The United States runs the risk of ending up with 50 separate health IT networks — and all the headaches they entail.
The politics of health care, business of medicine, concerns about privacy, and sheer technological complexity — all those factors have made it difficult to have effective discussions about the requirements for a common health information network in the United States.
Exchanging patient records and population health data securely is central to the meaningful outcomes ascribed to electronic health records: improving the quality of care, sharing complete patient records among different health care organizations, supporting public health disease monitoring, and reducing medical errors.
Health information exchange, in turn, will not thrive until the many different organizations, subnetworks and medical record systems can come together in a network in which they share common policies and network services. In a common network, they can best use capabilities, share an approach to trusting one another's information, and achieve explosive network effects, such as those that made the Internet what it is today.
There are a lot of good elements in the extension centers and health information exchange grants recently announced by the Office of the National Coordinator for Health Information Technology in the Health and Human Services Department. That stimulus funding will undoubtedly help advance health IT. Many people now want to see how the different pieces will be brought together to produce the desired meaningful outcomes.
The Nationwide Health Information Network initiative has produced a technical and policy architecture that is intended to bring the pieces together and create a common, secure network for exchanging health data.
As things stand, though, without any specific stimulus funding for NHIN, we run the risk of having more than 50 separate jurisdictional networks, a separate quality reporting network, many separate lab results networks, a separate e-prescribing network, many separate public health networks, separate claims networks and others.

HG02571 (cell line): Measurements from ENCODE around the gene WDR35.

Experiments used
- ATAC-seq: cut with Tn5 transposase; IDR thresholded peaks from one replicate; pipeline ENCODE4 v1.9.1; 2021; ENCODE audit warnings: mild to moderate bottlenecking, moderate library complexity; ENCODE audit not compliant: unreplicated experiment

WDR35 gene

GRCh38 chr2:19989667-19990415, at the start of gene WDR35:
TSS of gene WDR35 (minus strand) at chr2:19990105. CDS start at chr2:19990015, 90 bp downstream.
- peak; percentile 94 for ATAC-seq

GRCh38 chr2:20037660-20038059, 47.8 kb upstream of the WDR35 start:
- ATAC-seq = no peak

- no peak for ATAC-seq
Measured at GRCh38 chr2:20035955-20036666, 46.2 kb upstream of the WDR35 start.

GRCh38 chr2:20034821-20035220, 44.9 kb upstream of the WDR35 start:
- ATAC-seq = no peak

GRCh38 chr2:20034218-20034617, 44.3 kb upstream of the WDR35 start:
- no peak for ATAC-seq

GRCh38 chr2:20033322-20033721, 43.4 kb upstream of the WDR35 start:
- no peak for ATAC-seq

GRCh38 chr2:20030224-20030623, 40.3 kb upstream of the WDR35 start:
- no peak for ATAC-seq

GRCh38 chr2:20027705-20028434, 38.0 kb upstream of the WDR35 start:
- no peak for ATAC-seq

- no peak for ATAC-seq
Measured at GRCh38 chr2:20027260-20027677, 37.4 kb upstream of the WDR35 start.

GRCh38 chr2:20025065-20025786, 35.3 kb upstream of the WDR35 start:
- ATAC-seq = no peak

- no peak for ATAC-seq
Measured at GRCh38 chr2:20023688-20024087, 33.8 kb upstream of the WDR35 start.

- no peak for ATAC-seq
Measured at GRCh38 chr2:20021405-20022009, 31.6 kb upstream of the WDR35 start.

The NHIN architecture efforts began in 2005 and have brought agreement on the initial network services and policies needed to bring together many of these otherwise independent systems and networks. A group of more than 30 organizations established the initial NHIN standards-based technical and policy specifications that are the basis for the NHIN architecture.
The NHIN architecture keeps patient information in a distributed form to address concerns about large central databases. It also enables appropriate data exchange to address patient, provider and population needs. It can support a variety of philosophical approaches to electronic health records.
Whether patients, providers or both eventually manage electronic health records, any approach needs to look up and retrieve information, deliver information to the right place, support patient preferences about how information can be used, and ensure that anonymous population data can be delivered to organizations that need it.
Those common needs helped define NHIN network services. And the services support a common secure health network just as Domain Name System services support the Internet.
Trial implementations have demonstrated NHIN’s viability and utility. Yet strikingly, as of now, none of the more than $36 billion for health IT in the American Recovery and Reinvestment Act is dedicated to advancing any common health information network or ensuring that common network services are available.
As with the Internet, a clear commitment to common network services is necessary to open opportunities for the next steps in health information exchange that can attract health care providers into the technology rather than pushing it on them.
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